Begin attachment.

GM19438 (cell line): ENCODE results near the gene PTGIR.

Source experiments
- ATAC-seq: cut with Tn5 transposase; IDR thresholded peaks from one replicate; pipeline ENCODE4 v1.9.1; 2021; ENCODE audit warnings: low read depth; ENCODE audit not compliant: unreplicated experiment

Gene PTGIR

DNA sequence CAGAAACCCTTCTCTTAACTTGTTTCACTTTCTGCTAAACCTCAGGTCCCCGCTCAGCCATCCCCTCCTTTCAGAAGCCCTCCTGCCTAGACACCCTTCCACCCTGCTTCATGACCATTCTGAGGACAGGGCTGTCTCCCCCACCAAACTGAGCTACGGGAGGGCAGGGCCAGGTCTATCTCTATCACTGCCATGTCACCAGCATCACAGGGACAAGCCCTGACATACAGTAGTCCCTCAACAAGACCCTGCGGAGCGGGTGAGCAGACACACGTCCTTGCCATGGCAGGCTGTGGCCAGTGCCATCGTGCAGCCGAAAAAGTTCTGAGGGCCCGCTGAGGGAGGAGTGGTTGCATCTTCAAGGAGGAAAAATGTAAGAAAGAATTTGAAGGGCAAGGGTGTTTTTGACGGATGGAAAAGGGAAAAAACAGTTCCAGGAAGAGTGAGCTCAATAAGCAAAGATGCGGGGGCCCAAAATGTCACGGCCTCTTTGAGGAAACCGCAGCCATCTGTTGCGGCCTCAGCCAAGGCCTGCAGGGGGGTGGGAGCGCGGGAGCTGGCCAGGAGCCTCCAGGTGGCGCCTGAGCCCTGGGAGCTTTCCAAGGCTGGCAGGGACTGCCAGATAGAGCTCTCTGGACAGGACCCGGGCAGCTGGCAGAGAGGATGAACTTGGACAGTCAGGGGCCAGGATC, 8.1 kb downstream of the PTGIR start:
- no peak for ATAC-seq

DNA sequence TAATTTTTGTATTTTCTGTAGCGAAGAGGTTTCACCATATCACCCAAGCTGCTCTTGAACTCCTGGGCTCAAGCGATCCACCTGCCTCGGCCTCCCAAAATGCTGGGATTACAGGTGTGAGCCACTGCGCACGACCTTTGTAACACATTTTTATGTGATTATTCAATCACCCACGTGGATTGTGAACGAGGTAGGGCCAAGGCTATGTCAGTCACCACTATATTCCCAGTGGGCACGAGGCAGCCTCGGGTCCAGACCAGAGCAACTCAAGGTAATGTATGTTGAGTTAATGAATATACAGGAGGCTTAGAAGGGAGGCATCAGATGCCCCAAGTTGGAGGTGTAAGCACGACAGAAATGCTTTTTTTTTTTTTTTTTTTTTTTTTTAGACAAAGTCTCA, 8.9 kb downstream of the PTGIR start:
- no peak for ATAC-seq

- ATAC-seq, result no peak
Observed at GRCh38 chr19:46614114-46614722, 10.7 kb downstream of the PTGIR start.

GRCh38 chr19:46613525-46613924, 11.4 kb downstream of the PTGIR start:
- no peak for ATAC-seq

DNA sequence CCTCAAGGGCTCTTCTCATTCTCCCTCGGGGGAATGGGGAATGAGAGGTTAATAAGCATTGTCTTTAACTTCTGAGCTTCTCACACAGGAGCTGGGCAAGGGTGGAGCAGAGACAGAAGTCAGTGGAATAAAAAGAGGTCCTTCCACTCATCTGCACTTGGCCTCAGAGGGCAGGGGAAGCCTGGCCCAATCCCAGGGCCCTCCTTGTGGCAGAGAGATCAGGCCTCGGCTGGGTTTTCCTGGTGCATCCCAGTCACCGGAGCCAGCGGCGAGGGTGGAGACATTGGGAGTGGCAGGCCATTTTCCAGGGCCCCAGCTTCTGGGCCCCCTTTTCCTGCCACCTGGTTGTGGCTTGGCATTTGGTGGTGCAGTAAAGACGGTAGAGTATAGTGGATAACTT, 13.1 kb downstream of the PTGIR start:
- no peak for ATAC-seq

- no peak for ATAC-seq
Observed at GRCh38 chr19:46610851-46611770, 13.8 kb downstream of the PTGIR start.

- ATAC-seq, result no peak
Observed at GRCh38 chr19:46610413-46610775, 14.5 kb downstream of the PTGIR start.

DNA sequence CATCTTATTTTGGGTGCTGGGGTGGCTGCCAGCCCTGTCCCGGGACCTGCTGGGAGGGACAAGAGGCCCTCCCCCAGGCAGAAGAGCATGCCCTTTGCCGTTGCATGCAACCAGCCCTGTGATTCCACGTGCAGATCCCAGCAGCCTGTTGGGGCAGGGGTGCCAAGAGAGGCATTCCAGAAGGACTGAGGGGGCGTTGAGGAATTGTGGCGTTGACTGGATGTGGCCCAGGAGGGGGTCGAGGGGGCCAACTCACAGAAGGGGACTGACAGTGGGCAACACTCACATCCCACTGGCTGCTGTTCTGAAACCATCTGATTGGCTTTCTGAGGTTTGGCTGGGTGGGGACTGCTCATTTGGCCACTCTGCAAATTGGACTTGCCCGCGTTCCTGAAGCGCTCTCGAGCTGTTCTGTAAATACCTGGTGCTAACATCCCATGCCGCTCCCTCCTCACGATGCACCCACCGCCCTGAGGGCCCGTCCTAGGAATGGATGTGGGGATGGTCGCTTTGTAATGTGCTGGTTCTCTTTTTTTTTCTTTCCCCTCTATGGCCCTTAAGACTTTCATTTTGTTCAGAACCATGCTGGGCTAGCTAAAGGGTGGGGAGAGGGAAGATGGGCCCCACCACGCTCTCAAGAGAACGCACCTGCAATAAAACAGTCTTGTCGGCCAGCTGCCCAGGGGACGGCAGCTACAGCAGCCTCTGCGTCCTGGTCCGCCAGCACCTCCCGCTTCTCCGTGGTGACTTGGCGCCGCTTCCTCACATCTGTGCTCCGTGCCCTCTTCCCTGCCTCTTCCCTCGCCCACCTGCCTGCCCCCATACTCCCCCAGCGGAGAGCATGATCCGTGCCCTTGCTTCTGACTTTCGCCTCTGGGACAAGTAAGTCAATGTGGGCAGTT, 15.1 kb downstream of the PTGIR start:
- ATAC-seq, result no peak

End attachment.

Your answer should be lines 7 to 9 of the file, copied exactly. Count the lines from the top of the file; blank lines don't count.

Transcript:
DNA sequence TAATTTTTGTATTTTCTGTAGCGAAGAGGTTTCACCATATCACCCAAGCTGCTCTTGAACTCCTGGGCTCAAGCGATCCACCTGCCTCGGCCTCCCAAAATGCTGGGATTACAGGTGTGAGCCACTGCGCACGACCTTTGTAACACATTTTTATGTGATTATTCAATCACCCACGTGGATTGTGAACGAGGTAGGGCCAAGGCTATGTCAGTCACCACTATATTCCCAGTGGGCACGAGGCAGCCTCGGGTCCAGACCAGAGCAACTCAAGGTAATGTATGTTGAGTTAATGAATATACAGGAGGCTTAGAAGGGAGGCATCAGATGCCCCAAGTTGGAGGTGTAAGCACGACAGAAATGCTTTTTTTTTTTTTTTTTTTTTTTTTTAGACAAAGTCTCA, 8.9 kb downstream of the PTGIR start:
- no peak for ATAC-seq

- ATAC-seq, result no peak